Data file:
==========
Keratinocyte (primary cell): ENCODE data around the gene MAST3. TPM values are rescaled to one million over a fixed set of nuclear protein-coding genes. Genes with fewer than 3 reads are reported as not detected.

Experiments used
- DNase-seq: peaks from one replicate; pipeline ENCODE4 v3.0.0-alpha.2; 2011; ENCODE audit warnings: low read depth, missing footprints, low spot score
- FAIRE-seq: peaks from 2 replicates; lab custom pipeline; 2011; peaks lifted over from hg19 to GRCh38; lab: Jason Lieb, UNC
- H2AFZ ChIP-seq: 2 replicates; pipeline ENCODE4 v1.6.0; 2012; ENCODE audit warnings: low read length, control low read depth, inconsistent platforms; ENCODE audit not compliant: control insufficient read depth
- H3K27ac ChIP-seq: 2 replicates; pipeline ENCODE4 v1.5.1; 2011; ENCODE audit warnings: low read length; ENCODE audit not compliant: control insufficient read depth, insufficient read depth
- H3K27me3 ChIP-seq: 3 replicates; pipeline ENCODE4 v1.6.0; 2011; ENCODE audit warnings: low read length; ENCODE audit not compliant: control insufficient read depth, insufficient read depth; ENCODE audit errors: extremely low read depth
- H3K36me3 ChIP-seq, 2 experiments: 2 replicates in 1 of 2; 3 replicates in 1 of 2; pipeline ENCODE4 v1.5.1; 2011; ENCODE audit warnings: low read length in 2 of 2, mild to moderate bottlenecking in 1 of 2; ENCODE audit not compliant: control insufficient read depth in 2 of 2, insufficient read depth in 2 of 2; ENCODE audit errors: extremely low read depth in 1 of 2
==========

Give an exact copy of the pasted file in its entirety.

Keratinocyte (primary cell): ENCODE data around the gene MAST3. TPM values are rescaled to one million over a fixed set of nuclear protein-coding genes. Genes with fewer than 3 reads are reported as not detected.

Experiments used
- DNase-seq: peaks from one replicate; pipeline ENCODE4 v3.0.0-alpha.2; 2011; ENCODE audit warnings: low read depth, missing footprints, low spot score
- FAIRE-seq: peaks from 2 replicates; lab custom pipeline; 2011; peaks lifted over from hg19 to GRCh38; lab: Jason Lieb, UNC
- H2AFZ ChIP-seq: 2 replicates; pipeline ENCODE4 v1.6.0; 2012; ENCODE audit warnings: low read length, control low read depth, inconsistent platforms; ENCODE audit not compliant: control insufficient read depth
- H3K27ac ChIP-seq: 2 replicates; pipeline ENCODE4 v1.5.1; 2011; ENCODE audit warnings: low read length; ENCODE audit not compliant: control insufficient read depth, insufficient read depth
- H3K27me3 ChIP-seq: 3 replicates; pipeline ENCODE4 v1.6.0; 2011; ENCODE audit warnings: low read length; ENCODE audit not compliant: control insufficient read depth, insufficient read depth; ENCODE audit errors: extremely low read depth
- H3K36me3 ChIP-seq, 2 experiments: 2 replicates in 1 of 2; 3 replicates in 1 of 2; pipeline ENCODE4 v1.5.1; 2011; ENCODE audit warnings: low read length in 2 of 2, mild to moderate bottlenecking in 1 of 2; ENCODE audit not compliant: control insufficient read depth in 2 of 2, insufficient read depth in 2 of 2; ENCODE audit errors: extremely low read depth in 1 of 2